Adjustable Gastric Banding
Adjustable Gastric Banding
Peter LePort (Gastric Bypass Surgeon) gives expert video advice on: What is a 'restrictive weight loss' surgery?; Who should choose to have lap-band surgery?; What are the advantages and disadvantages of lap-band surgery? and more...
What is a 'restrictive weight loss' surgery?
Restrictive weight loss surgery is when we put a device in or suture the stomach or the intestine so that it becomes more difficult for food to pass through that area. The example, today the most popular procedure is called the laparoscopic adjustible gastric band. And that is a band. It's made of silastic that goes in around the top of the stomach with a port that is put in just under your skin. We put a needle through your skin into the port, inject saline. It blows up a balloon in the band and decreases the size of the opening, the size of the opening in the stomach so that you can't eat as rapidly as you would normally expect to be able to.
Who should choose to have lap-band surgery?
Patients who choose lap-band surgery have made that decision usually knowing what gastric bypass is vs. the lap-band. Gastric bypass has more complications, higher death rate, higher morbidity rate than the band surgery. The lap-band is a little less successful than the gastric bypass. That is controversial in the surgical literature. The lap-band is a foreign body that is being put into the patient's body and can cause problems. Once a patient has learned all the differences, they make a decision. Are they willing to take the risks of the gastric bypass versus no, would they rather have the band.
What are the advantages and disadvantages of lap-band surgery?
The advantage of lap-band surgery is lesser stay in the hospital, less complication rate and faster return to activity. The downside of the laproscopic band is that you have a foreign body that can erode, get infected, cause various problems and then have to be removed.
Can lap-band surgery be dangerous or fatal?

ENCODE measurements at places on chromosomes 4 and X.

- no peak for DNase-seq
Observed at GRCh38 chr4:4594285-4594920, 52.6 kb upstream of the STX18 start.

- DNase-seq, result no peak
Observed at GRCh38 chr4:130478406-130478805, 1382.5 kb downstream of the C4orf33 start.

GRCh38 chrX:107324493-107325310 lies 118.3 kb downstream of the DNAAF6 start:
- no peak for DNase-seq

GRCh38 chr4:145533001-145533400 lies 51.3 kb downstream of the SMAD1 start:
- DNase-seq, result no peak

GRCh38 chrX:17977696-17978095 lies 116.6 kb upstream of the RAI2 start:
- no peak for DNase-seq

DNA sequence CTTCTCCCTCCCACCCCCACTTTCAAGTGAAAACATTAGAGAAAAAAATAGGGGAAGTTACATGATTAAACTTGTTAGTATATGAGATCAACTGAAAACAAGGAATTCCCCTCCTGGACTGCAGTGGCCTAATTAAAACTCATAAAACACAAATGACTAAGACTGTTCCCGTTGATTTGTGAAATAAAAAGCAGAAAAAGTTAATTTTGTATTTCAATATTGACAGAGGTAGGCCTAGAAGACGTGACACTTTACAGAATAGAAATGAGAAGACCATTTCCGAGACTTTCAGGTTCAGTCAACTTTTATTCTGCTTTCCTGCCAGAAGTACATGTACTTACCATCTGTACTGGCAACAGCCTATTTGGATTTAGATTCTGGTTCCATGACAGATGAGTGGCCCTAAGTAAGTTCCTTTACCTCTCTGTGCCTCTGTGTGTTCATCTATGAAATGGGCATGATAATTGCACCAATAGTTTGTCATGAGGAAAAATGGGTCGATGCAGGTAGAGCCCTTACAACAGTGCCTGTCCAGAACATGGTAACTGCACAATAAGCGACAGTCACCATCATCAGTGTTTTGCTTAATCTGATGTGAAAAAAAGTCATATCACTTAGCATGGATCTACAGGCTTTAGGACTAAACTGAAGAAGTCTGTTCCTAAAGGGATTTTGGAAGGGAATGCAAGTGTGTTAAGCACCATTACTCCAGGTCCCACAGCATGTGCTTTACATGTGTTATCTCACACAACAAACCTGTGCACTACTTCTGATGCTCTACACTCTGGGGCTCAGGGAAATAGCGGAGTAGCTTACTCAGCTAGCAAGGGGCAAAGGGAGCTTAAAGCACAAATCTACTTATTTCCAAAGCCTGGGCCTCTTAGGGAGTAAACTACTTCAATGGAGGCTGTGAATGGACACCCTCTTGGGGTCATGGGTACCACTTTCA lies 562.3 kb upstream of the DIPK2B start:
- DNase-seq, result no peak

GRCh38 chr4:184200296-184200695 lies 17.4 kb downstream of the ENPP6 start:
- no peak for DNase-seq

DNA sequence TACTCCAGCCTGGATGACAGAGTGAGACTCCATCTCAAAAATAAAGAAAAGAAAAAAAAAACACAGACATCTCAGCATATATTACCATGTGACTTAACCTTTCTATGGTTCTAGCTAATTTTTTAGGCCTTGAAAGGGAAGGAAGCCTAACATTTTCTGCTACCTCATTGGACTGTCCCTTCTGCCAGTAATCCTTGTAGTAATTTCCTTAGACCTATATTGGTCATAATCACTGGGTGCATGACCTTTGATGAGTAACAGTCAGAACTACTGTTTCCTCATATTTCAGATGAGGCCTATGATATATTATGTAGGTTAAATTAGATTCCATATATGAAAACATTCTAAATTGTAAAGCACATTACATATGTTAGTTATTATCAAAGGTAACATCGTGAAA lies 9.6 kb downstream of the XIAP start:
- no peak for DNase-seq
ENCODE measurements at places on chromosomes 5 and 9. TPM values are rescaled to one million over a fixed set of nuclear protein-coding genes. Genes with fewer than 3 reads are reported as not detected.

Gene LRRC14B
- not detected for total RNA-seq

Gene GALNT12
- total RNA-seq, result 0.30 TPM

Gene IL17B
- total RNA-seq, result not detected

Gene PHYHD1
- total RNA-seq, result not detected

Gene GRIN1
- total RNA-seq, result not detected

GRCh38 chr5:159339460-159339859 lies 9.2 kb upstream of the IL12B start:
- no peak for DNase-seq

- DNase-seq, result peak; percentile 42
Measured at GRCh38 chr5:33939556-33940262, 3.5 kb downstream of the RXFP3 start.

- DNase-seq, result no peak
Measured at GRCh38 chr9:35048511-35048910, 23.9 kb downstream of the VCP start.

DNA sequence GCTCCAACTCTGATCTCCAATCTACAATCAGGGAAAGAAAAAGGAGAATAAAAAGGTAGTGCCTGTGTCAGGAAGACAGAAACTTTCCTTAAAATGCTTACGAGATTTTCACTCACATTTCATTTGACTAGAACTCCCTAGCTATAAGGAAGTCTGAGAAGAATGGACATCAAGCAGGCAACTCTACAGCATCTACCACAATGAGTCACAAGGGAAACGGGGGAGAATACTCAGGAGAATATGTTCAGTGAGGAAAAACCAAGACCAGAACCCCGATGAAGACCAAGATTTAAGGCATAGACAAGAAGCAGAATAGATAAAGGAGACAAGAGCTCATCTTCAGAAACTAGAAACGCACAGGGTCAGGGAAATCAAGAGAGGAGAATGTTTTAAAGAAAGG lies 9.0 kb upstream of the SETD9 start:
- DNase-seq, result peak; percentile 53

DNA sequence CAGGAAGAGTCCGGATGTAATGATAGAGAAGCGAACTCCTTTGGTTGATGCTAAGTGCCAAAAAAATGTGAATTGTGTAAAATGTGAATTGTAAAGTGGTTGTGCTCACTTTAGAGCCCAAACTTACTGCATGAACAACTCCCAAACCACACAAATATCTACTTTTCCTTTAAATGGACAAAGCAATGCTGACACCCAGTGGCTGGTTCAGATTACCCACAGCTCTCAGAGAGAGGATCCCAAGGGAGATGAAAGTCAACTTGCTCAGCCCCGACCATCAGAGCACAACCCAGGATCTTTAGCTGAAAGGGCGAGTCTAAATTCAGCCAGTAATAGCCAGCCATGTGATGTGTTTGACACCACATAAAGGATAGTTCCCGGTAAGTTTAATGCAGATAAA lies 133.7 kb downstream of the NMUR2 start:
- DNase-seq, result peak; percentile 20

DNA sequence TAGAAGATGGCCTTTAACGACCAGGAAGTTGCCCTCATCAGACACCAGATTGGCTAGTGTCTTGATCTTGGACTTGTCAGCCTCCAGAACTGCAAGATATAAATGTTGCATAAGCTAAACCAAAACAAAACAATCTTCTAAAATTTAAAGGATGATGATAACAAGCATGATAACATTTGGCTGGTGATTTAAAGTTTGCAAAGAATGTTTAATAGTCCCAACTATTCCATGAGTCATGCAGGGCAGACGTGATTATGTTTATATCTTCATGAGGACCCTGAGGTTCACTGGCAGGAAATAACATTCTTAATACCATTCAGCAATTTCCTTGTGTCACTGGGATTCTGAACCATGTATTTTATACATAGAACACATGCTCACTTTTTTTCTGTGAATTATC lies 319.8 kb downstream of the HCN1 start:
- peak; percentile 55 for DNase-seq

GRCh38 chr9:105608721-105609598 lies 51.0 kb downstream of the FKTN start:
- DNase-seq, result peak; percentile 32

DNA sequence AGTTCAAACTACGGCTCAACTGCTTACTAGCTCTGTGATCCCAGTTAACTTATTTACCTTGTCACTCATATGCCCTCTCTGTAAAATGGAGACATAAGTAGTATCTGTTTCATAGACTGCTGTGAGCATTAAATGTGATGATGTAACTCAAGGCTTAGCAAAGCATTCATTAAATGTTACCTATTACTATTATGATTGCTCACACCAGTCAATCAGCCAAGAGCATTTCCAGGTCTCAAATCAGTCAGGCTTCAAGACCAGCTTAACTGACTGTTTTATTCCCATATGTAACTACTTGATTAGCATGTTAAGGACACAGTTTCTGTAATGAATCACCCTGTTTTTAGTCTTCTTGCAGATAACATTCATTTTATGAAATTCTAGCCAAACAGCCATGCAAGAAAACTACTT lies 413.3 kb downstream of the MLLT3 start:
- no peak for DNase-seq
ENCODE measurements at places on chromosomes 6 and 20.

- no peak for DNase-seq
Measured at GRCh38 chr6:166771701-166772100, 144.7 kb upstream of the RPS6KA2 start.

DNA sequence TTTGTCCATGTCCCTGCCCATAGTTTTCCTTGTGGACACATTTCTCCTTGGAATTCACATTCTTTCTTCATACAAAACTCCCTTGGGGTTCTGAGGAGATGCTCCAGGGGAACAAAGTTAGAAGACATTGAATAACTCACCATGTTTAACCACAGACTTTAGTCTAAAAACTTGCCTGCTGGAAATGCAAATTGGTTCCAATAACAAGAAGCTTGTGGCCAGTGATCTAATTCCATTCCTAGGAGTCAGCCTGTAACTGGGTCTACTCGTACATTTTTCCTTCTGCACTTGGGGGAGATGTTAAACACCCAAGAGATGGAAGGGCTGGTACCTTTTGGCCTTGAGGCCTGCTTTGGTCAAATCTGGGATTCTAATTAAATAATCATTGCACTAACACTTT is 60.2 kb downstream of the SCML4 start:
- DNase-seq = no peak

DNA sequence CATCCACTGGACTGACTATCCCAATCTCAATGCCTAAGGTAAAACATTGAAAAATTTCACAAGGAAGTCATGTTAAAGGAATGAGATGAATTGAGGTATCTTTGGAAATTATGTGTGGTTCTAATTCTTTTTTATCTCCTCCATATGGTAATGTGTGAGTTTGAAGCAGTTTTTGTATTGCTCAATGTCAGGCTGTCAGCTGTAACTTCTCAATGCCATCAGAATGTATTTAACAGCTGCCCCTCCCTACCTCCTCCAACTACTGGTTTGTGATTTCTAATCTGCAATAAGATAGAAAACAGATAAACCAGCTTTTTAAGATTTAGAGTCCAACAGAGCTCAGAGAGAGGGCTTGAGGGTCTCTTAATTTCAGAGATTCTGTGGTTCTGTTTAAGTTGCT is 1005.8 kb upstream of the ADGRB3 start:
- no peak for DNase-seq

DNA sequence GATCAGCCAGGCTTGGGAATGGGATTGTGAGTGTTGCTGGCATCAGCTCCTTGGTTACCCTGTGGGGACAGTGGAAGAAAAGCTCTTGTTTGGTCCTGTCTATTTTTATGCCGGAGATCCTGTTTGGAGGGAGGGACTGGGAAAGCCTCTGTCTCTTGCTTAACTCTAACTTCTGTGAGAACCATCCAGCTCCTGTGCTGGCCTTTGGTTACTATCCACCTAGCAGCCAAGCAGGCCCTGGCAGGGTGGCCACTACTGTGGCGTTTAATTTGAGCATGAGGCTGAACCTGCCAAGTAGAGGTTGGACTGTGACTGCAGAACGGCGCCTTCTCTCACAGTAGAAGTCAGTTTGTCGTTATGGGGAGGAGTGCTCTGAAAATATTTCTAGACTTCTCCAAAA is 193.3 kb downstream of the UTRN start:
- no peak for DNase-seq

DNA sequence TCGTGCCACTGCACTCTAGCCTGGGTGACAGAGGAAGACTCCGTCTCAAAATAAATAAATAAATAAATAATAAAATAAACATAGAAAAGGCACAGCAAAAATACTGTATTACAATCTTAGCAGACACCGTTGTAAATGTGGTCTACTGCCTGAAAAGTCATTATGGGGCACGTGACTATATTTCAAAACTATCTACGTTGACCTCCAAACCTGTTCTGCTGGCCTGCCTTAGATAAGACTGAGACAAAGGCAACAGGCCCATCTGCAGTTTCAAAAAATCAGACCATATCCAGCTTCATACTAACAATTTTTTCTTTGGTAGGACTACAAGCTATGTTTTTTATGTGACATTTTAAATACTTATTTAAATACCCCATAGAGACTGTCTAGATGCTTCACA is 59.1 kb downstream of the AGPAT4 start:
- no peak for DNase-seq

Lap-band surgery has its complications even though it's a lot less than gastric bypass. Death rate reported in the literature is about 1 in 1000. That's maybe 1/4 of the rate of gastric bypass. There are complications of the band eroding into the stomach and then patients have to have the band removed or the stomach slipping up under the band or the band slipping around causing the stomach to go up and then the band again has to be deflated and repositioned or removed.
How successful is lap-band surgery?
Lap-band surgery is reported to be anywhere from 50, 60, 70% successful, meaning that over a five year period a patient loses 60 to 80% of their excess weight and keeps it off.
How new is lap-band surgery?
The lap-band, I think the first time it was done was '93 or '95. So it's been around for 10 to 12 years. It's been done mostly in Europe. The FDA approved the lap-band in the United States in 2000 or 2001. So it's a relatively new procedure, but thousands upon thousands of them have been done. It's proved to be efficacious and with a low complication rate.
What are the chances of gaining weight back after lap-band surgery?
Chances of gaining weight back after lap-band surgery are probably 50%, 40-50%. Some of those are patients who just don't tolerate the band and we have to keep the fluid out. Some of them are the ones who have had the band removed. And some are, they get around the fact that they have a small restriction. I hate to talk about how you can get around these procedures, but people figure out how to do it because they want to maintain their weight. So they find ways of eating very high calorie, less dense food, not as solid. They can take a lot of that in.